Throughout history nations with strong currencies have typically not only been highly influential in the world’s marketplace, but have often taken leadership roles in both politics and the military. When one country’s monetary unit was greatly desired by those living in other domiciles, it meant that they offered goods and services that were either highly desirable or were more reasonably priced than those of their global competitors. Further, under the gold and gold-exchange standards it indicated that the country was also fiscally responsible. The stability and strength of their monetary units attracted large capital inflows due to the perceived safety that their countries and currencies afforded. I believe that the recently announced revaluation of the yuan is China’s first step toward achieving these goals.
If the yuan is allowed to continue to appreciate, it will benefit a number of conditions within China. It will lessen their cost of imported commodities such as oil, iron ore, cotton and copper. These are priced in dollars and are greatly consumed by their industrial and manufacturing bases. This can act to maintain or even reduce their general price levels. Further, they will be capable of purchasing American-made products at a discount due to their stronger currency.
China’s benefits may be huge. Over time, as their medium of exchange further appreciates, it will act to stem the influx of dollar credits entering China. This will result because the cost of their exports will become more prohibitive to Americans and fewer purchases will be made. This will limit the increase in their money supply thereby reducing their inflation rate. Further, it will simultaneously help to shore up their banking system and tend to moderate their overheated economy. Additionally, the average Chinese citizen will experience an enhanced standard of living. This will result from the lowered local prices of both U.S. imports as well as their commodity laden domestic goods.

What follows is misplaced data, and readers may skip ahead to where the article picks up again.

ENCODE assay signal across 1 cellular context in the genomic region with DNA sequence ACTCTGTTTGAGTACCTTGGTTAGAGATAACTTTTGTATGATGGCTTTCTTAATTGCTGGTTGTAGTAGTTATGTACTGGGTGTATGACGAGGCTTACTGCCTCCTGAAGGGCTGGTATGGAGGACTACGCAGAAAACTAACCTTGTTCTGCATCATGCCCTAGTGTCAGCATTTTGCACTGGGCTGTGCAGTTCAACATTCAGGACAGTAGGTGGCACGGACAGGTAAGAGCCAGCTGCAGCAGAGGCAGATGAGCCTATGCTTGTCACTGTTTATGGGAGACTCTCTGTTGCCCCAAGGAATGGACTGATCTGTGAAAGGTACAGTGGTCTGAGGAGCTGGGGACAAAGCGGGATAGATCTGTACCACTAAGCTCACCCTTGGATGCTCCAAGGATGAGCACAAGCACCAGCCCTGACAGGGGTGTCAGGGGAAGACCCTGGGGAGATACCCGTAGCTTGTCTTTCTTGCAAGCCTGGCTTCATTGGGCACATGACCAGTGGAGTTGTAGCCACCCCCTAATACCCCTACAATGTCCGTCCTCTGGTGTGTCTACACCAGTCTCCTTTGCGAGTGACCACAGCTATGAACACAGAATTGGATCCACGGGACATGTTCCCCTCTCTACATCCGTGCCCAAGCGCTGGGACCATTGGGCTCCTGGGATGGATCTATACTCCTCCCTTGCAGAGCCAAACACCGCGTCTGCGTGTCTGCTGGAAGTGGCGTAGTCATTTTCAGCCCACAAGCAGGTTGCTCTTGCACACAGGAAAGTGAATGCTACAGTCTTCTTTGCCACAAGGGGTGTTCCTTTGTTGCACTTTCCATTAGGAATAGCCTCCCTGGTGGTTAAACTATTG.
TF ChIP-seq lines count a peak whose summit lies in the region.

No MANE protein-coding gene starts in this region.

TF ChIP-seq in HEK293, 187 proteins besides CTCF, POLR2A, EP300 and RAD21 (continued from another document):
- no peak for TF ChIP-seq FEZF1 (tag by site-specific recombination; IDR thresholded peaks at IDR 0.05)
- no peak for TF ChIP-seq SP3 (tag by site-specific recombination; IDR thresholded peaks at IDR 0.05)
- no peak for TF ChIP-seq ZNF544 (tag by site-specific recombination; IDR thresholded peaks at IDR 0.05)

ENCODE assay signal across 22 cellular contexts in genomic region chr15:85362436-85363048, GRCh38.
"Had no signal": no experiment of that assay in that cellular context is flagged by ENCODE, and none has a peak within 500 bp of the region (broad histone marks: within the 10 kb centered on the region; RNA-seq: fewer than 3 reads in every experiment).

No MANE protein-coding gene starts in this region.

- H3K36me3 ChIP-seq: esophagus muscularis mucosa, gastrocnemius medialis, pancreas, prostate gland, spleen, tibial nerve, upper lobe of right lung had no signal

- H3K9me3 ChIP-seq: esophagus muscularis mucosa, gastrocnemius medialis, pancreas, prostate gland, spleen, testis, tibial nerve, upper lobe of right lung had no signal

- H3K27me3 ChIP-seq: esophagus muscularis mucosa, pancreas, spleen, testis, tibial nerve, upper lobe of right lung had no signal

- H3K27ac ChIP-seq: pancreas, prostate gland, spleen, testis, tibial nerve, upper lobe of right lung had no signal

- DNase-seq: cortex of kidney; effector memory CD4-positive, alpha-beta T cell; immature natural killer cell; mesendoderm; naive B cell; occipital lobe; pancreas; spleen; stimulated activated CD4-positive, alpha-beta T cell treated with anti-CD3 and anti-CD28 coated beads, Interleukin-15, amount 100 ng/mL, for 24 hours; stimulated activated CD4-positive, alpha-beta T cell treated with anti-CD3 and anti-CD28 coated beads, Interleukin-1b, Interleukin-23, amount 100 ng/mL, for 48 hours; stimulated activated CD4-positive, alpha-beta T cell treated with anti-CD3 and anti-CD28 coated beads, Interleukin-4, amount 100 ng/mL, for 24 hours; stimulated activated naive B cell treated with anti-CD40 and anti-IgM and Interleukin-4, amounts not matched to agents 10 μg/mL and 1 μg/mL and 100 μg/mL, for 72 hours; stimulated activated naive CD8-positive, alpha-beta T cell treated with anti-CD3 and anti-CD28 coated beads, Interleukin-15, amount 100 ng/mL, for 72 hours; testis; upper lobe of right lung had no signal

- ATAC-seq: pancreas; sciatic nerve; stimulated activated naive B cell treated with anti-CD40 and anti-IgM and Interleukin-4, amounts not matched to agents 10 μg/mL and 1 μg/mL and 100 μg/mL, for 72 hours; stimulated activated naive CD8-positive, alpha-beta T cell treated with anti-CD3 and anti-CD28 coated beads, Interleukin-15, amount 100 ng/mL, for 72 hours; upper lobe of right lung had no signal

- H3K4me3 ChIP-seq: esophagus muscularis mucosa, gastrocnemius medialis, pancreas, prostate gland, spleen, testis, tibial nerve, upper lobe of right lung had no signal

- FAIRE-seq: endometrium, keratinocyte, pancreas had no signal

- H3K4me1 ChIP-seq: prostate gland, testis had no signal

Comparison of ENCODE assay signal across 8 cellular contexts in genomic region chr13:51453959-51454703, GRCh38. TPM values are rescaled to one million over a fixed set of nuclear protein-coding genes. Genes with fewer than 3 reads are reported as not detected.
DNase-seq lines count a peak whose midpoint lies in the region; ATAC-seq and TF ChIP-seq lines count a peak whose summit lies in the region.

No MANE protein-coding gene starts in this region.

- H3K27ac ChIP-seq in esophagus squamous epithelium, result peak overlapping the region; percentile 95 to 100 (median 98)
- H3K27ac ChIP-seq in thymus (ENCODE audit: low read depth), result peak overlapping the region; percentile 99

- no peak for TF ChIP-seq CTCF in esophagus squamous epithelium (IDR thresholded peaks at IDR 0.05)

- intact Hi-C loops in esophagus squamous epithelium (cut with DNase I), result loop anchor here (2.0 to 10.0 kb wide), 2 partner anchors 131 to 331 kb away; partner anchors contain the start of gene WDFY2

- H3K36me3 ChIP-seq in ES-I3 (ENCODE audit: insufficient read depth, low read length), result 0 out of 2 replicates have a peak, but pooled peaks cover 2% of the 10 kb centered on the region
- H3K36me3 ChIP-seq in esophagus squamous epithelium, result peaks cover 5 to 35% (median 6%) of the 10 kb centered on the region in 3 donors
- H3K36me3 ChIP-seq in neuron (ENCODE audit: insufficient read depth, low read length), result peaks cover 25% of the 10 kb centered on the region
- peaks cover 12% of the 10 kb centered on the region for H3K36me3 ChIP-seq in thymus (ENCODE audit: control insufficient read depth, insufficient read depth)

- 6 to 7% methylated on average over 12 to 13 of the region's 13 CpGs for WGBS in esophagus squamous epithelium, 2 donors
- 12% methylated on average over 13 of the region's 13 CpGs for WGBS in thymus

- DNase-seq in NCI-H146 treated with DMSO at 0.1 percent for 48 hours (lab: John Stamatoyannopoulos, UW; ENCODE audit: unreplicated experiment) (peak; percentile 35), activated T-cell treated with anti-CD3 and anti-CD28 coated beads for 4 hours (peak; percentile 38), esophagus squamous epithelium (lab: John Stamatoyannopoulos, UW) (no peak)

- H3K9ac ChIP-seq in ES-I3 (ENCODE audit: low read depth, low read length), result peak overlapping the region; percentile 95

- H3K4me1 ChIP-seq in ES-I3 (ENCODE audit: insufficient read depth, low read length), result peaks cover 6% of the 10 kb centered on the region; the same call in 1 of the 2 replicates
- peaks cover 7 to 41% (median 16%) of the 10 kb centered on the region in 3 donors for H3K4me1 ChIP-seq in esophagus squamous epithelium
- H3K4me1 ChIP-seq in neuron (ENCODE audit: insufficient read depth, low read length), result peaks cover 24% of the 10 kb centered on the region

The major negative effects of China’s announcement will be upon the United States and our dollar. First, by severing its tie to the dollar, it somewhat distances itself from its dependency upon our currency and will simultaneously increase the yuan’s reliance on the currencies of the “basket” countries. Thus, the dollar’s status and desirability as the premiere global monetary unit will suffer. Next, as the yuan rises against the dollar it will act to export inflation to our nation.
One of the prime reasons that prices have been subdued in the U.S. was due to not only the cheap Chinese import prices, but to the affect that it has had upon our local manufacturers. They have been forced to absorb much of their cost increases in order to remain competitive with Chinese imports. Now, they will be able to raise their prices in sync with the yuan’s upward adjustments. Also, American bond prices will likely weaken. This will result from the reduction of Chinese purchases of our Treasuries as their dollar inflow subsides.
Our nation has been hemorrhaging dollars through our ongoing current account and trade deficits. During the past few years the Chinese have been the second largest dollar acquirer. They used many of these to purchase U.S. Treasuries and presently hold about one quarter of a trillion dollars of our debt. If the Chinese move away from the dollar in favor of other currencies, the support that they have given our bond market will dwindle. And, with it, U.S. bond prices can plummet causing our interest rates to soar.